Burned Down Colonial Tavern that May Have Doubled as a Brothel Found in North Carolina
Archaeologists examining a recently discovered colonial tavern in eastern North Carolina were stunned to discover that when the 18th Century building burned to the ground a “treasure trove of merchandise” was trapped beneath the charred floorboards, and many of the artifacts hint at the building’s use as a brothel.
Dr. Charles Ewen, who led the dig with teams of students from East Carolina University, discovered that the 1760s fire had caused the tavern’s walls to collapse onto the floors, effectively sealing the crawl space “like a time capsule,” according to a report in the Miami Herald.
Among the treasures discovered beneath the foundations of the colonial tavern were a collection of “unidentified iron tools,” alongside unused smoking pipes, the brass tap from a wine barrel, and crushed mugs and goblets. Several “thimbles, straight pins and clothing fasteners” belonging to women were discovered and also an Irish half penny dating to 1766, which gave the archaeological team an idea of when the tavern was last functional.
An ECU student sifts for artifacts at Brunswick Town. The search yielded nails and china shards. (Ben Steelman/Starnews)
The Search for Treasure in the Colonial Tavern
Land records suggested the tavern was built in the mid-18th century by mariner Edward Scott and “operated for 30 years before being destroyed by what is believed to be an accidental fire.” The 18th century tavern was rediscovered last year with ground penetrating radar and measures approximately 15 by 25 ft. (4.57 by 7.62 meters), and the artifact layer was found about 5 feet (1.52 meters) below surface.
The greatest treasure is arguably the building itself, which after the fire was omitted on all subsequent maps of Brunswick Town, which itself was, according to an entry on North Carolina Historic Sites, “razed by British troops in 1776 and never rebuilt.” Ewen told the Charlotte Observer, “It’s a snapshot in time. Everything there got trapped”.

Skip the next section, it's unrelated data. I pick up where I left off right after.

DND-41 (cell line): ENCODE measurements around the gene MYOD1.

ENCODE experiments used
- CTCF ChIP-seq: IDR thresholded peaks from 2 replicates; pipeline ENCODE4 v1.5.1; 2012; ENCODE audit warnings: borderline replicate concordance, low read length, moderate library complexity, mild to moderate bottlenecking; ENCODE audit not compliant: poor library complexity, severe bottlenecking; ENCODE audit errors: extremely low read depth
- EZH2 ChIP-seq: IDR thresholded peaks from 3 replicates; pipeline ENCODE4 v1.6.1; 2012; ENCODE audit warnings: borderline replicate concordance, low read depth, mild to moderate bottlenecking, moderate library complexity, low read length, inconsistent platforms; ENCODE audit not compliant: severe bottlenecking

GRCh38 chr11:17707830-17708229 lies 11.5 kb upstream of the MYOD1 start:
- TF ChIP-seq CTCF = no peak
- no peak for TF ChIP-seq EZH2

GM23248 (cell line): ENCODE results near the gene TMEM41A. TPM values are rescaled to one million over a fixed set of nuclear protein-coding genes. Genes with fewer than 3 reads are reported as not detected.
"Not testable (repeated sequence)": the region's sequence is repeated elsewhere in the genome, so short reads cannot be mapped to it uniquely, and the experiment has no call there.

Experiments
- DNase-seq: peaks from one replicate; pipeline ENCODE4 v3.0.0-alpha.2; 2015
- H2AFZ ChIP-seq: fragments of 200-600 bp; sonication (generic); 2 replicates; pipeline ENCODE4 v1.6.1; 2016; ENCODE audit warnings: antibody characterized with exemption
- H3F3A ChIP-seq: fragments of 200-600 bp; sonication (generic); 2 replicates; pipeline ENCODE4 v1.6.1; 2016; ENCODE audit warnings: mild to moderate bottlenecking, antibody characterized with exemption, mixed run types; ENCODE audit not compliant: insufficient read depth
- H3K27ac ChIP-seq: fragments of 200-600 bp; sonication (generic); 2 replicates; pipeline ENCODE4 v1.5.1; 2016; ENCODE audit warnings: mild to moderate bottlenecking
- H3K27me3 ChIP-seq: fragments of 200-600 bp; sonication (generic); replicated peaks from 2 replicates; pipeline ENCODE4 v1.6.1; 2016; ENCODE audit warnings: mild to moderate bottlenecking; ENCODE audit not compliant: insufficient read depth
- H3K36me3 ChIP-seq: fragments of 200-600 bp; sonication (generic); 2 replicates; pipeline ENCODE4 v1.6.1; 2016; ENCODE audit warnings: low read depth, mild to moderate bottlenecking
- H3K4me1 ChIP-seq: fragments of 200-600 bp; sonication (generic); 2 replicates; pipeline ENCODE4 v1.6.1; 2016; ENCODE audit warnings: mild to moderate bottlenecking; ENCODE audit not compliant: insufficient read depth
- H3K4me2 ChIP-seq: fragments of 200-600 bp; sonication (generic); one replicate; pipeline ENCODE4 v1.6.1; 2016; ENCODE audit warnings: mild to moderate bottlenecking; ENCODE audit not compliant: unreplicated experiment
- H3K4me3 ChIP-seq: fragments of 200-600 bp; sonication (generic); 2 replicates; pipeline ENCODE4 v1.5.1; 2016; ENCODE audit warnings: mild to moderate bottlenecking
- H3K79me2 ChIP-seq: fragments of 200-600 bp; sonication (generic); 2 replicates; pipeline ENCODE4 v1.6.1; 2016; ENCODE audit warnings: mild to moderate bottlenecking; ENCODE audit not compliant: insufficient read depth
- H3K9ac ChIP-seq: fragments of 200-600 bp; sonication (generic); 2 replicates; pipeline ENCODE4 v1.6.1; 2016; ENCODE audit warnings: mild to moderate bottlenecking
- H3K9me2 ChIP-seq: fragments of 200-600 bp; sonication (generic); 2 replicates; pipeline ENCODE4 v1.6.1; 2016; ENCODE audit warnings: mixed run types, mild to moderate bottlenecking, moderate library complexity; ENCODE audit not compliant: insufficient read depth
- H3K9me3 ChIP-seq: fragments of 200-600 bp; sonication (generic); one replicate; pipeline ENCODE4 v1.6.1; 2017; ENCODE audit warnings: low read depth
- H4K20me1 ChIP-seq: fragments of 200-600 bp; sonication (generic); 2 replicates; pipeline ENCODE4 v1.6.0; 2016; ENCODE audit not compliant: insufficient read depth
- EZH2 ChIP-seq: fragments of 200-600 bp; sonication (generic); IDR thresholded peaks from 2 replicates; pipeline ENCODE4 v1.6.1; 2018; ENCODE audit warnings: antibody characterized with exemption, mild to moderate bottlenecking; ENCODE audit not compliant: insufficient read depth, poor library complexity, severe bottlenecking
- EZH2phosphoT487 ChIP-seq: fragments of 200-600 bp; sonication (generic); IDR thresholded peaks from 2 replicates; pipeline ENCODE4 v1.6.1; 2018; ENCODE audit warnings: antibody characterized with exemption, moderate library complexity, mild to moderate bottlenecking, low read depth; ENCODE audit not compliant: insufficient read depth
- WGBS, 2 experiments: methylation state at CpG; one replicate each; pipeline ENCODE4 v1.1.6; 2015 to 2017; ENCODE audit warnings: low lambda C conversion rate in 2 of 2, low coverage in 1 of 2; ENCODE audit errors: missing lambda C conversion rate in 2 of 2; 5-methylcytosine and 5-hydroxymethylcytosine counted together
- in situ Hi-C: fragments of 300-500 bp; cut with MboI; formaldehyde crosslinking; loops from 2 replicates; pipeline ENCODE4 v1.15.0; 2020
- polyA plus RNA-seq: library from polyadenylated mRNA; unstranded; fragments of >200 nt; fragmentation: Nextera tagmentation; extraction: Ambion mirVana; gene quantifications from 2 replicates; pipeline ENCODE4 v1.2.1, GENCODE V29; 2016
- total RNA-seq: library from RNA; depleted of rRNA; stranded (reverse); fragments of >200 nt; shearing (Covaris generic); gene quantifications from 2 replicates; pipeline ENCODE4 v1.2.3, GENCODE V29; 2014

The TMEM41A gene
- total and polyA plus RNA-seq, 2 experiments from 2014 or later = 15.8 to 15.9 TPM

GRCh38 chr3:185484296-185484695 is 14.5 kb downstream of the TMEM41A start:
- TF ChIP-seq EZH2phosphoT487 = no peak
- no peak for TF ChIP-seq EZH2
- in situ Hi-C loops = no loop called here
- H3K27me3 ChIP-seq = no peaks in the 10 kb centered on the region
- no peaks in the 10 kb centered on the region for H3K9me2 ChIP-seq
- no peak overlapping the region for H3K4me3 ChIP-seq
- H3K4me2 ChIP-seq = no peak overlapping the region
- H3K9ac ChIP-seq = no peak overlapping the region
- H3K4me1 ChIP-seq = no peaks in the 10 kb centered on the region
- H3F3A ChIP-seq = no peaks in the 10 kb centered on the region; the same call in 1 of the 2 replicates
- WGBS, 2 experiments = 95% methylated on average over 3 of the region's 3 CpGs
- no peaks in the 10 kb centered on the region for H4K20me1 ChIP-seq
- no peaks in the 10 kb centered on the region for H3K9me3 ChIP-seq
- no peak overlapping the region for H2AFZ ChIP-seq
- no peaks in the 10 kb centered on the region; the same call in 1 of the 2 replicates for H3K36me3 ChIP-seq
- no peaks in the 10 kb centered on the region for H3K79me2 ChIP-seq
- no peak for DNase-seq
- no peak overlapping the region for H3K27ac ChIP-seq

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Artifacts at the site of the tavern were found about 5 feet down by a crew of students. It is believed to have burned in the 1760s and the walls fell in on top of the artifacts, preserving them. (Kathy Sykes)
Speculations as to the building’s uses are leaning on the “thimbles, straight pins and clothing fasteners” - suggesting it might have served as “a brothel for the historic port, Brunswick Town, a major pre-American Revolution port on the Cape Fear River.”
Jim McKee, site manager of Brunswick Town and Ft. Anderson, told the Charlotte Observer that it will be “difficult to prove” if the tavern was a brothel, but similar buildings in other port towns are known to have served more than ale to sea weary sailors.
Historians and archeologists will now study the artifacts with a primary goal of figuring out what some of the “mysterious” unidentified tools were used for, said Ewan. The month-long dig ended Friday, June 14, with a plastic cover being placed over the foundation to protect it until next summer when work is planned to continue.
An ECU archaeology student probes the foundations of a probable tavern at Brunswick Town. (Ben Steelman/Starnews)
Exploring Tavern Country
The importance of that last sentence “a plastic cover being placed over the foundation to protect it” cannot be overstated, for North Carolinian historical authorities have something of a shady past for not taking such precautions.
In 1969, according to a News Observer article, two state archaeologists discovered a similarly aged 200-year-old tavern associated with Isaac Hunter and a famous historic event in North Carolina. The pair of scientists discovered an “18th century structure” that, just like the new discovery, “still had some of the original wooden boards in place.”
Representative image of an old tavern. This is a sketch of Tun Tavern in the Revolutionary War. (Public Domain)
The Wake County Historical Society issued a news release at the time announcing the discovery and while the two scientists appealed that the foundations should be “covered over and protected” nobody even recorded its location and Isaac Hunter’s legendary tavern vanished back into the mists of time.
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Then, in 2013, Ben Edwards, an amateur historian who was raised in the area become curious about the tavern after reading a News Observer report. Searching for Isaac Hunter’s Tavern, Edwards “overlaid aerial maps he found online with mapping software.” Then, while exploring the woods, he found “remnants of a structure: nails with square heads, corrugated tin, rotted beams, pieces of concrete and stone.”
The state Historic Preservation Office confirmed that it was the likely location of the tavern and this time the location was recorded. The big question now, I suppose, is: considering the wealth of artifacts buried beneath the floorboards in the newly discovered tavern, what might lie beneath the unexplored Isaac Hunter’s Tavern?
Woody North Carolina certainly is not short of a few historical treasures, it seems.
The ruins of the colonial tavern or brothel were found at the Brunswick Town site. (North Carolina Historic Sites)
Top Image: Illustration of an old tavern. Credit: Chorazin / Adobe Stock
By Ashley Cowie